13

I understand what the error is saying and I have been able to fix it, but I was hoping someone could provide some clarification on why it's happening now and why it isn't happening in other areas of my app, as well as why a function and a ternary with essentially the same type signature produce different results.

I wanted to display a basic error message in the following style:

{!!error.message && (
  <Text>{error.message}</Text>
)}

But it gives the error mentioned in the title. I know false is handled by React and won't render anything, but knowing null is the preferred way of telling React not to render something I converted the above into a component. This makes the error go away:

const Error = () => {
  if (!error.message) return null;
  return <Text>{error.message}</Text>;
}

Out of curiosity, I tried the same thing with a ternary which should have the same signature:

{error.message ? <Text>{error.message}</Text> : null}

However this produces a very similar error to the one in the title, except it complain about null instead.

Knowing all 3 bits of code are valid React, and 2/3 being virtually identical, why is only one accepted by the TS compiler?

To further confuse things, I have the below in another part of my app and TS has no issue with it:

{!loaded && (
  <RootStack.Screen name={SCREENS.SPLASH} component={Splash} />
)}
{loaded && !userAuth.authenticated && (
  <>
    <RootStack.Screen name={SCREENS.SIGN_UP} component={SignUp} />
    <RootStack.Screen name={SCREENS.SIGN_IN} component={SignIn} />
  </>
)}
{loaded && userAuth.authenticated && (
  <RootStack.Screen name={SCREENS.TABS} component={Tabs} />
)}

3 Answers 3

31

I also received this error using code similar to yours and similar to your observations, them being that the error can be avoided with React Fragments and occurs when you use conditional logic with a JSX.Element.

I dug into the React documentation regarding the conditional logic:

Inline If with Logical && Operator

You may embed expressions in JSX by wrapping them in curly braces. This includes the JavaScript logical && operator. It can be handy for conditionally including an element...

It works because in JavaScript, true && expression always evaluates to expression, and false && expression always evaluates to false.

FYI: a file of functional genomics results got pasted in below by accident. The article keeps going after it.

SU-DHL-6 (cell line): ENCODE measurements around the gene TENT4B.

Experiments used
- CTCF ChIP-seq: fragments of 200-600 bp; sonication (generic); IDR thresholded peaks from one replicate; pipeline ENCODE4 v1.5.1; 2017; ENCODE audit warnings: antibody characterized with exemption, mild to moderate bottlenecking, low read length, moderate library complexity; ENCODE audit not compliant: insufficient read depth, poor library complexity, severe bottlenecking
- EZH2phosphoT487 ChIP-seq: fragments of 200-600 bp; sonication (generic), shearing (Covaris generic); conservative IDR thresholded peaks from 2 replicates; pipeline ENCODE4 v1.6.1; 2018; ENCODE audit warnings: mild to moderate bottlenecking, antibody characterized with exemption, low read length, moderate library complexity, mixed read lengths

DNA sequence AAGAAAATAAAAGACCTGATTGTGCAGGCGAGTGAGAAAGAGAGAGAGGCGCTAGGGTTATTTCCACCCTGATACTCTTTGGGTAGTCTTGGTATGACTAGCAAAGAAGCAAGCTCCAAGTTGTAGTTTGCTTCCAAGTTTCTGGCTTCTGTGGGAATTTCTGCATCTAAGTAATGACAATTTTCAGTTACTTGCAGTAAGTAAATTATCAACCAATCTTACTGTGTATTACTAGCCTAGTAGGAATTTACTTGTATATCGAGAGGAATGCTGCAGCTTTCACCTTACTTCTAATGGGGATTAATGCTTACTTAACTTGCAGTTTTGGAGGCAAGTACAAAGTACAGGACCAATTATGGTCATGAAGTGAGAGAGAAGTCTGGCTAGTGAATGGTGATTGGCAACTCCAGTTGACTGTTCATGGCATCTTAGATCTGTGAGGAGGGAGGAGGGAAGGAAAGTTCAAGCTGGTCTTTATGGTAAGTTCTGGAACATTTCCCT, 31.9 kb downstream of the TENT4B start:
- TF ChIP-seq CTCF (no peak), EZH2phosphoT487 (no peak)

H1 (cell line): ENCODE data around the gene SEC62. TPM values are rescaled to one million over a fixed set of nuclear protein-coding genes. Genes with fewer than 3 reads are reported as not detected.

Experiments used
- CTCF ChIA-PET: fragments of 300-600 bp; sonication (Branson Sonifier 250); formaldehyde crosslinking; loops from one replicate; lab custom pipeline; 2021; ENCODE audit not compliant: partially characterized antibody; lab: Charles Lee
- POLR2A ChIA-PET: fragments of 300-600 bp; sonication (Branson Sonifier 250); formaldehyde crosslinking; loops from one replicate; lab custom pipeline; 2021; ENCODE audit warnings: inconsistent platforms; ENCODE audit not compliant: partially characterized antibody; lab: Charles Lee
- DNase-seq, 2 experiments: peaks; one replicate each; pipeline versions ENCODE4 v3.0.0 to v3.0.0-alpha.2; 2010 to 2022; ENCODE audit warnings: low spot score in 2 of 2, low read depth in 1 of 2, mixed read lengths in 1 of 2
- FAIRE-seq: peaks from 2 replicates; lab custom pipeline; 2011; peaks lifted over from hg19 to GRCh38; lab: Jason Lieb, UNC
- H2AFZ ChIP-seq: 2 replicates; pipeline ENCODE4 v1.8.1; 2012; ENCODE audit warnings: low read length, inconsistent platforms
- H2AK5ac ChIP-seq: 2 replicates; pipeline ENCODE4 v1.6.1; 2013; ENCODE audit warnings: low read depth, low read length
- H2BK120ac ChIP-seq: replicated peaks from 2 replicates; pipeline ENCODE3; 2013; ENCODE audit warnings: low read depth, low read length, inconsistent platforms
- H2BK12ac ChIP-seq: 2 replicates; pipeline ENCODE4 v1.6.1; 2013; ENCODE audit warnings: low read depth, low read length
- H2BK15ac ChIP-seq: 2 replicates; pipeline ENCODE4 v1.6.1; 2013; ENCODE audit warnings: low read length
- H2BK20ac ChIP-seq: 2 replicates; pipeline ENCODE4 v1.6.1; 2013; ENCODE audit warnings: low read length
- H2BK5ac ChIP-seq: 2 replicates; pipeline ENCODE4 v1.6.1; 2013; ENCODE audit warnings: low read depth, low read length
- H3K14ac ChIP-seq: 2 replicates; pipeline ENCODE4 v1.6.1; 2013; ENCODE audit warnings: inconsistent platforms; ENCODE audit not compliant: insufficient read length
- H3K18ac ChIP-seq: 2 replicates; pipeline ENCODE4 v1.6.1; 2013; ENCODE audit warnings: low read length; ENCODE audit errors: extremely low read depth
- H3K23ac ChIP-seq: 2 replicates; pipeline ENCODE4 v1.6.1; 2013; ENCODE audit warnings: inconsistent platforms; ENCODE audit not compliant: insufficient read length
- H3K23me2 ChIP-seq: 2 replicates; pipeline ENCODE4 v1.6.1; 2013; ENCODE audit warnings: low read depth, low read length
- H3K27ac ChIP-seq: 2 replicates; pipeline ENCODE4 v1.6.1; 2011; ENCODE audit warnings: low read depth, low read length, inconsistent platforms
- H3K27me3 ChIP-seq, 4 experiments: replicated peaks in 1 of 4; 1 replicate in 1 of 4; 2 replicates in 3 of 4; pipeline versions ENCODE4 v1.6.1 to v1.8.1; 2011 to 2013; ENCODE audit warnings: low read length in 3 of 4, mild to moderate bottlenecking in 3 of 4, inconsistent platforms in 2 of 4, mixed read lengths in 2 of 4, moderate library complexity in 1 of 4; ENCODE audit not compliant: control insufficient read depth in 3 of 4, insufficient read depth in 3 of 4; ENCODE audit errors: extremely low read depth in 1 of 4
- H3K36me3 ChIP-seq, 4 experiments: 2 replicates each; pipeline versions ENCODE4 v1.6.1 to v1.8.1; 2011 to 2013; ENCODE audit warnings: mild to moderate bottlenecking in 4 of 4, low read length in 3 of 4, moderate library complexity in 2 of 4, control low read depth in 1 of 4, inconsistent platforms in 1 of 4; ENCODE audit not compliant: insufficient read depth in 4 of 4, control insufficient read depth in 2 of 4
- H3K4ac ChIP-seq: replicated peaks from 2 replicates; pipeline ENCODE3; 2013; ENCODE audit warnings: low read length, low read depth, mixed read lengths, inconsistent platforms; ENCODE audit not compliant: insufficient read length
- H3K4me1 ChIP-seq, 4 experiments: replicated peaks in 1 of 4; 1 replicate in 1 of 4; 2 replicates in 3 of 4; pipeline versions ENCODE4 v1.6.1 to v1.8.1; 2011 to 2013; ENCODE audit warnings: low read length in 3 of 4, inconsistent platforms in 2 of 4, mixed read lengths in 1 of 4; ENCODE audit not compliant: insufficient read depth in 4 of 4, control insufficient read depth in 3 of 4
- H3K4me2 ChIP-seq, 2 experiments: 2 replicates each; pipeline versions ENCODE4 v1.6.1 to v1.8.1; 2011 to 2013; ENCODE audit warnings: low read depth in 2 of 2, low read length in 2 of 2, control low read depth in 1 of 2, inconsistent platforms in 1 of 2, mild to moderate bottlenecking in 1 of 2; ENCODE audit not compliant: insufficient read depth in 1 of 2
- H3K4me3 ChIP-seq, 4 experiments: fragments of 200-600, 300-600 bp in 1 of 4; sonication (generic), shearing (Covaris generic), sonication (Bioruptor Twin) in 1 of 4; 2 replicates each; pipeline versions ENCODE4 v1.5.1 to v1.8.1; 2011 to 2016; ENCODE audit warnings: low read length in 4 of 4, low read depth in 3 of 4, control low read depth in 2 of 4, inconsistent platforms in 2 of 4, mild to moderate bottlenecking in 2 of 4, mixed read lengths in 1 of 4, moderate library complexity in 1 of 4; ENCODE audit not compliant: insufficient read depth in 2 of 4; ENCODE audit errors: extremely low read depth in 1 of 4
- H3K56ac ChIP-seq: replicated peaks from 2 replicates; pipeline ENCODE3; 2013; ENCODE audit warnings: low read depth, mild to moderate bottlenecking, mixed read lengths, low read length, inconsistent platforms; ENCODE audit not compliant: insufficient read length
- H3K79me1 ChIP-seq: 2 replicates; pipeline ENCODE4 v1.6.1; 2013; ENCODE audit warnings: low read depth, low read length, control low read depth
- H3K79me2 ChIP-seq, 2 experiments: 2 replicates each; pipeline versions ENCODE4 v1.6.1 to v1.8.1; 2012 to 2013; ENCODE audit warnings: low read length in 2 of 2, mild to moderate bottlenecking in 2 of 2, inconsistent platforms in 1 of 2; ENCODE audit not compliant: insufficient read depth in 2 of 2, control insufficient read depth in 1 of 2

Therefore, if the condition is true, the element right after && will appear in the output. If it is false, React will ignore and skip it.

Which means that the following code is attempting to evaluate the <text> element with type JSX.Element as a boolean, so type error.

{!!error.message && (
  <Text>{error.message}</Text>
)}

In terms of a solution to proceed with Inline && Operators conditionals, the easiest appears to be wrapping your logic in a React fragment like so:

<>                {/*<-------- wrap in fragment */}
{!!error.message && (
  <Text>{error.message}</Text>
)}
</>               {/*<-------- close the fragment */}

Related Questions

2
  • I have a similar setup, and if I wrap it with a JSX fragment, it results for me "Type Element is not assignable to type 'undefined'"
    – Vandesh
    Commented Dec 3, 2020 at 9:59
  • Do you have a CodeSandbox to demonstrate the error? Let's explore and update the answer if there is a caveat. Commented Dec 4, 2020 at 0:58
0

I ran into the same problem and found another option which worked for me in my case.

I had defined the parent component to what would have been the <Error/> with the following prop.

children: React.ReactElement<ErrorProps>

And so when the parent was receiving false as its children, it spit out the same error.

In order to get around that I changed my prop type to look like this:

children: false | React.ReactElement<ErrorProps>

My component was actually a bit more complex, so it took a little bit of inner conditional logic to handle a false value, but otherwise, it worked great, and I didn't have to sprinkle react fragments all over my code.

0

I know I'm too late , but if you define your return type as JSX.Element | null this problem wont occur.

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